Want to watch TV on your iPad? It's natural, healthy and it sure does seem like everyone is doing it. There are hearty hardware-supported options from companies like Elgato, and most pay TV subscription services (Time Warner Cable, Comcast, DirecTV, RCN, Dish Network etc.) have figured out a way to move some of the programming you're paying for from the big screen to the small.
Waiting a day or so, of course, means that prime-time programming on Hulu Plus and Netflix has you mostly covered; but that loses you local news, sports and talk. Even single channels, brands or sports leagues (ESPN, NBA Courtside, MLB At Bat) are getting into the action -- but getting live access means hefty subscription fees, being an existing cable/satellite customer, or both.
If you're not interested in the supra-broadcast offerings that cable or satellite can deliver -- or if you just can't stomach the idea of paying $60, $75 or more per month to watch television -- there is this ancient and hoary concept called "over the air." Yes, Americans are still benefiting from their divinely granted inalienable rights to free TV, but they need antennas and reasonable signal strength, not to mention TVs. Elgato's HDHomeRun product works well to take your TV programming to your Mac or PC, but it's a $179.95 cost and you can't really carry it around with you.
That's why Aereo's offering -- $12 a month for broadcast TV to your iPhone, iPad, Roku box or browser, as long as you live in New York City -- is so intriguing. Aereo has chosen to deliver over-the-air television programming straight to the browser, rather than through a native iOS app, and the result is remarkably smooth and easy to use. By combining your device with a remote antenna/DVR combo, and allowing easy AirPlay/Apple TV streaming or Roku integration for big-screen viewing, the service seems to have found a way to deliver a premium live and recorded programming experience without the steep price.
The geofencing limitation on Aereo's market is a consequence both of the technology that Aereo has invented and the television industry's regulatory ecosystem. Aereo is working around the legal minefields of "rebroadcasting" to customers by making every subscriber the renter of a tiny bit of New York real estate -- a pair of teensy HD antennas, each the size of a dime, rack upon rack of them in the company's datacenter. Through the subscriber website, you can browse and search the live TV program guide, assign episodes for recording on a 40 GB DVR, share viewing choices with Twitter or Facebook contacts -- it's all there, and all pretty easy.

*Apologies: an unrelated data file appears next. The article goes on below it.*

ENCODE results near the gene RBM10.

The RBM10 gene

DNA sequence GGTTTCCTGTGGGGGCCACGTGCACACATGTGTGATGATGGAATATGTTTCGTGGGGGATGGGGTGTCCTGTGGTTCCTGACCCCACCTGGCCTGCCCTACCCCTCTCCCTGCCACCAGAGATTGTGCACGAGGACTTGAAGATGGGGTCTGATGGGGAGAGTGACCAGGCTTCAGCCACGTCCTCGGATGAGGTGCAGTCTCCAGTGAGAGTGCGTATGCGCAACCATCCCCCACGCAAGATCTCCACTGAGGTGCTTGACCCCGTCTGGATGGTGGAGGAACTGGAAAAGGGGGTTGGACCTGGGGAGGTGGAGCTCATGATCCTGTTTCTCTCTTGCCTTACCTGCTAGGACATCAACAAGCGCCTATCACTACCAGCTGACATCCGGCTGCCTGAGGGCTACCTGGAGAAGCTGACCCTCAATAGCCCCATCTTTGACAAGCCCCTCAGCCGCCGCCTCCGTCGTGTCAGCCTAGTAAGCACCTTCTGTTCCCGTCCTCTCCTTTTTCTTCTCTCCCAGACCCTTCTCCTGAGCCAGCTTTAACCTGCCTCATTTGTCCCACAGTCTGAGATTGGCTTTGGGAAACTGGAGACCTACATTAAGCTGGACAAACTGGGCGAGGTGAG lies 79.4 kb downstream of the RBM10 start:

The proof of any streaming service, however, is in the video quality. Aereo allows users to force a low, medium or high quality setting, plus an automatic setting that adjusts to available bandwidth. In my testing of Aereo's service, I made a point of sticking to high-speed WiFi on my iPad 2 to give the video quality the best chance to show off -- and show off it did. The video clip above gives you a taste, but keep in mind that you can quickly take the video full-screen (I didn't show that in the demo, as Reflection doesn't handle full-screen video correctly). The full-screen streaming looks fantastic; it's largely indistinguishable from broadcast at its best, and even when it chunks up a bit it's still very watchable.
Aereo is offering 90 days of free trial service to New Yorkers on a rolling invitation basis as it spins up into full operation. There are still a few rough edges to fix; if you're timeshifting a program by a few minutes, for instance, it has a habit of cutting off when you reach the scheduled stop time (rather than just rolling forward as it would on a conventional DVR). Building the service on a pure HTML/mobile web platform, however, gives the company space to iterate rapidly and fix bugs faster than Apple's review process would allow. Support for more browsers and more devices is also in the immediate plans.
If I was in a cord-cutting mood -- but I still wanted to keep my DVR capability and supercharge my TV mobility -- I'd put Aereo at the top of my service list. It remains to be seen how well customers take to it and what kind of geographic range the service will eventually cover; if you don't live in NYC then (forgive me for this) you'll have to stay tuned.